“Ignoring the obvious irony that West is a genre-blurring artist (and self-appointed ’rockstar’) whose music has long been heavily influenced by rock acts like Led Zeppelin and U2, Lonsdale conflates West’s more outré public pronouncements — like his controversial recent suggestion at the Grammys that Beck should ’respect Beyoncé’s artistry’ — with his supposed lack of value for money, and somehow concludes that he doesn’t have the aptitude to headline a concert. It’s all rather bizarre. Shouldn’t our cultural firmament be studded with erratic, outspoken eccentrics precisely in the vein of Kanye? Yet at the time of writing, [Neil] Lonsdale’s petition has accrued an extraordinary 133,246 signatures, making him an accidental figurehead for an amorphous, burbling groundswell of staunch cultural conservatism. It’s inconceivable that the petition will achieve its desired goal. But it can’t be dismissed as a mere storm in a teacup — it, and the accompanying vitriol, clearly speak to something deeply felt, festering under the surface.”
Lyric videos, a relatively recent promotional tool, started out simply as a means to keep royalties-paying audio on YouTube in the days or weeks between a single’s release and the premiere of an official music video. But artists and record labels have become increasingly creative and enterprising, squeezing every last ounce of promo possibilities from what used to be a rather banal, straightforward text-on-solid-background format.
1. “Gravy Boat.” Caity Weaver’s Week on the High Seas With Paula Deen and Friends.
“After spending a week in the presence of, but never really with, Paula—watching her tug on beards, toss a water balloon to her husband, and pull clip-in hair extensions out of her hair to brandish them, deadpan, before a crowd—I decide her house blend of aggressive folksiness is more of a put-on than she would like her cruise buddies to know, but less than a cynical mind would think. She’s certainly naturally bawdy: Over the course of seven days, Paula will hear a joke about breasts being accidentally dipped in gravy and grits and repeat it several times, always to raucous laughter (her own). She will inject jokes about beating one’s meat (to tenderize it) into multiple cooking demonstrations. She will refer to one female passenger as a ’slot slut.’ She will engage in a very brief pantomime of doggy-style sex with her husband as he helps affix a microphone pack to the waistband of her capris. She will see her husband cooking a chicken, and ask, inexplicably, if he is choking his chicken.”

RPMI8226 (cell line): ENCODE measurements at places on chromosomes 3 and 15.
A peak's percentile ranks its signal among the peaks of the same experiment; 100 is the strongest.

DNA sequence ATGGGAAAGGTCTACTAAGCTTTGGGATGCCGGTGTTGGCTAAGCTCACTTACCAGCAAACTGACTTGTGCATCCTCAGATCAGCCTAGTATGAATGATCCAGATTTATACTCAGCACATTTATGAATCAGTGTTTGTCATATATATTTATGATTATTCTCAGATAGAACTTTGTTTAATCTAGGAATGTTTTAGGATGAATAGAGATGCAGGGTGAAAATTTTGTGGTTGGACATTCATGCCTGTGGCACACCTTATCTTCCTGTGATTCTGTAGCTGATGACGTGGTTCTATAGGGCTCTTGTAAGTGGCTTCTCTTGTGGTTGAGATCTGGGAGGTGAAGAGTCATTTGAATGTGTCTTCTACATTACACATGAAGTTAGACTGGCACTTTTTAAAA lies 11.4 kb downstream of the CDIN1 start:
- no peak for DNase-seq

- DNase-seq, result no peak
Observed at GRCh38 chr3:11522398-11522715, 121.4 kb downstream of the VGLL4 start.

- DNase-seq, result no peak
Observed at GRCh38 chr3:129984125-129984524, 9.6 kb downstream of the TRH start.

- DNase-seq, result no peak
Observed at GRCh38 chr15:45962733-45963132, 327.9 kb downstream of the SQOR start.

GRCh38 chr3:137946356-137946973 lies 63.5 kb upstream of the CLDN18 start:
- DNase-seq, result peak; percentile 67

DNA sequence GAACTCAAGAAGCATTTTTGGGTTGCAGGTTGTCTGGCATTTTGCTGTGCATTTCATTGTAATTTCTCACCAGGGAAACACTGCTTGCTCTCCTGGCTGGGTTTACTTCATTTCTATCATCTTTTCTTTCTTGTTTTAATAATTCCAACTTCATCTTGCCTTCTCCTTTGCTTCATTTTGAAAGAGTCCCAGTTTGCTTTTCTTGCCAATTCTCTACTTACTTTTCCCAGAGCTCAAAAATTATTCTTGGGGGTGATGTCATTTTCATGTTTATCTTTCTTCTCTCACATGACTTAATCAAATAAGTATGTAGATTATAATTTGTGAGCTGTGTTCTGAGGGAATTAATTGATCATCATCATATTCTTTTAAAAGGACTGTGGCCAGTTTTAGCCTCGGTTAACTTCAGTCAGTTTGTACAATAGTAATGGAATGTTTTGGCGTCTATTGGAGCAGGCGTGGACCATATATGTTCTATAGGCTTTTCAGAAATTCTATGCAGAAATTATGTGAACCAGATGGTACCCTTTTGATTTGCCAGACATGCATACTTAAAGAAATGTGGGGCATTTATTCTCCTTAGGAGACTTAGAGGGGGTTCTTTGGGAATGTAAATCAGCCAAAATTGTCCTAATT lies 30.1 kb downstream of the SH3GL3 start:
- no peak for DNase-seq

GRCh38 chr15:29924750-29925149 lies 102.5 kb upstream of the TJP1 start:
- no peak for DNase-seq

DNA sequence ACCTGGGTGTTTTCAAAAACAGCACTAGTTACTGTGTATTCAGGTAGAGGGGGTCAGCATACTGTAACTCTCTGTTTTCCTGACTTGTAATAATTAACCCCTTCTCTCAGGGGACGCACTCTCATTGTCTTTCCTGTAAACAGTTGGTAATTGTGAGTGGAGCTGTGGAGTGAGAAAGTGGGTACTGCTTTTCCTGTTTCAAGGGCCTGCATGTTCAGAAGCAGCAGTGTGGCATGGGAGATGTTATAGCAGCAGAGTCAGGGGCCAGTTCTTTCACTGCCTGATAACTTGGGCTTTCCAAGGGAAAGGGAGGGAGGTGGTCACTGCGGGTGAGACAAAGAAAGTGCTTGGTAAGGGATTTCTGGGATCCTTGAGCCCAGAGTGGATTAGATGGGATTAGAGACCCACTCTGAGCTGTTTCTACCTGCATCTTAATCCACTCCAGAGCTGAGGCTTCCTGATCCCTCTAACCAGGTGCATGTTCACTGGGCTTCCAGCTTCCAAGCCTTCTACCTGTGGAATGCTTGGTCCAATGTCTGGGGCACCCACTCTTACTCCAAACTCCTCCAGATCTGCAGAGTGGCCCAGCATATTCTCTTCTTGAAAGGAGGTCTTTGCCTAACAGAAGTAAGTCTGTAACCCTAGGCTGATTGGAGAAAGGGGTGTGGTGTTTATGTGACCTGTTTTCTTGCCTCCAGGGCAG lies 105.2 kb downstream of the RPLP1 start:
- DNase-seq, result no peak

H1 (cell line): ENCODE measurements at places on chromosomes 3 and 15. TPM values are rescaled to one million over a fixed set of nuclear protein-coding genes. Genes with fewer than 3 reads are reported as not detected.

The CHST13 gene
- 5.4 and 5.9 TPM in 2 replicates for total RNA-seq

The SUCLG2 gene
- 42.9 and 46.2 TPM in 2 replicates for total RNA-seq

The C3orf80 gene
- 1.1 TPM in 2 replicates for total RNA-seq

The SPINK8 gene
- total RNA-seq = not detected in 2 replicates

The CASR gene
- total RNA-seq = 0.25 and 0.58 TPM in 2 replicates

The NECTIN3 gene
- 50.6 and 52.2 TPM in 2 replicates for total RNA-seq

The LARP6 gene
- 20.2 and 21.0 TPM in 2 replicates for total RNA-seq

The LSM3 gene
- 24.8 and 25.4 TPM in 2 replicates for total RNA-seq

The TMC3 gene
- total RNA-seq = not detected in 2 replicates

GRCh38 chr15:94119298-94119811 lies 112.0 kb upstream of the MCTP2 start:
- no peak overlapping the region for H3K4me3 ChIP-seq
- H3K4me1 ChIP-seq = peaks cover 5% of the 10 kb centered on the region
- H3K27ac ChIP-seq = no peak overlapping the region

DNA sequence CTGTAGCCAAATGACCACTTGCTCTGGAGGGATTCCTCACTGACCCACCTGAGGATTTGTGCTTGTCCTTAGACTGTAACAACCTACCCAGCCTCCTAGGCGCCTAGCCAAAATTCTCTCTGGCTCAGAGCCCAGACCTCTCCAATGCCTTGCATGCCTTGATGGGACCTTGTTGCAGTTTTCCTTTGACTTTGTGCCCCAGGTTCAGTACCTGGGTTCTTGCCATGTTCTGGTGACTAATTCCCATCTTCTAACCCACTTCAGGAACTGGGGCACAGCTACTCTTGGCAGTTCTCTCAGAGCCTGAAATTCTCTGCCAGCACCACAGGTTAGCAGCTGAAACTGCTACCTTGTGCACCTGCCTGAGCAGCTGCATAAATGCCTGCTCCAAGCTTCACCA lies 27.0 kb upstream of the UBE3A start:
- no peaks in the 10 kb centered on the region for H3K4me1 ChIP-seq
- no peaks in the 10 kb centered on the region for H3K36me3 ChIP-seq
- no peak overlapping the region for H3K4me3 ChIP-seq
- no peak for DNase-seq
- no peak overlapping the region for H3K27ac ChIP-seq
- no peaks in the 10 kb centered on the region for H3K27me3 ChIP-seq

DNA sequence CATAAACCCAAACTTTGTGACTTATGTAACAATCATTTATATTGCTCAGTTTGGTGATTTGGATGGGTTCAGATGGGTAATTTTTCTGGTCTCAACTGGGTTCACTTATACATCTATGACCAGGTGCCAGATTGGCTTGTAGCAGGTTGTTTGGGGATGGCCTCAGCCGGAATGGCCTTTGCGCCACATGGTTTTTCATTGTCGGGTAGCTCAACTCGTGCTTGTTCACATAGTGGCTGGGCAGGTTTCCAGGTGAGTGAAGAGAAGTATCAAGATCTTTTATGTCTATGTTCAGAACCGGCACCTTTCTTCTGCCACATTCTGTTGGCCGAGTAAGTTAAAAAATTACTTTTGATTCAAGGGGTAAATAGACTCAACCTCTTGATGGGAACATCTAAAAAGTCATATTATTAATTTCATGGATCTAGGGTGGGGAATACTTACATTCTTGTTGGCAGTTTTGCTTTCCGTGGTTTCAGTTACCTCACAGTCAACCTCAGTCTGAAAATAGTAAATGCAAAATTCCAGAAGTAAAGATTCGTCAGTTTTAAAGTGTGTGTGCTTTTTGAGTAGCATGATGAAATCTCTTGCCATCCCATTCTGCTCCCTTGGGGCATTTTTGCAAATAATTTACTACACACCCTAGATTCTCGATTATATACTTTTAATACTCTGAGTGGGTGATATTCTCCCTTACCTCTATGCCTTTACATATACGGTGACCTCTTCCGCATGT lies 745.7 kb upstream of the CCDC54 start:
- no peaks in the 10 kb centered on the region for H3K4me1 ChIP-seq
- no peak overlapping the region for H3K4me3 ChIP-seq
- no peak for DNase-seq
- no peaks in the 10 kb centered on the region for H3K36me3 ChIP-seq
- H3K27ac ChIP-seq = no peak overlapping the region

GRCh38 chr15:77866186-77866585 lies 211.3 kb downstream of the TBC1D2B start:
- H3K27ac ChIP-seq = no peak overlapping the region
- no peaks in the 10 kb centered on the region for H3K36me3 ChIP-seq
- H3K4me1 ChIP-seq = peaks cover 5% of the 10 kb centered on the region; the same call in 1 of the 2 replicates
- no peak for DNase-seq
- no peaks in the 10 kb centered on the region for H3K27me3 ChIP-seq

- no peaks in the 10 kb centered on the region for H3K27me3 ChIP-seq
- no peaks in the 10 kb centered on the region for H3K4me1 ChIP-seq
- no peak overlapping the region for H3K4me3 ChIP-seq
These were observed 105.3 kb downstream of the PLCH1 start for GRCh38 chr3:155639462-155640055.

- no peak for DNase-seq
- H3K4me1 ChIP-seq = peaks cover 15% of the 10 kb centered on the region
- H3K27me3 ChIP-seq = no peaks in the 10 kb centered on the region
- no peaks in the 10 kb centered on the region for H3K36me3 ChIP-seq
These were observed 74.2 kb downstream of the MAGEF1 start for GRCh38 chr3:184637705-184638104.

Drake, “Trophies”: Upcoming SNL host/musical guest Drake dropped a New Year’s gift to fans with the Hitboy-produced “Trophies,” a track originally slated for his album Nothing Was the Same.
Arcade Fire, “Afterlife”: With the release of their highly anticipated new album, Reflektor, a week away, Arcade Fire has unveiled “Afterlife,” a six-minute meditation on the titular topic. Watch the official lyric video, which employs scenes from Marcel Camus’s 1959 film Black Orpheus, below:
Janelle Monáe featuring Miguel, “PrimeTime”: The latest taste from Janelle Monáe’s forthcoming sophomore effort, Electric Lady, includes a sample from the Pixies’ 1988 single “Where Is My Mind?” and bears resemblance to Mariah Carey’s recent single, “#Beautiful,” another slow-burning R&B track that also featured Miguel. Electric Lady hits stores on September 10th.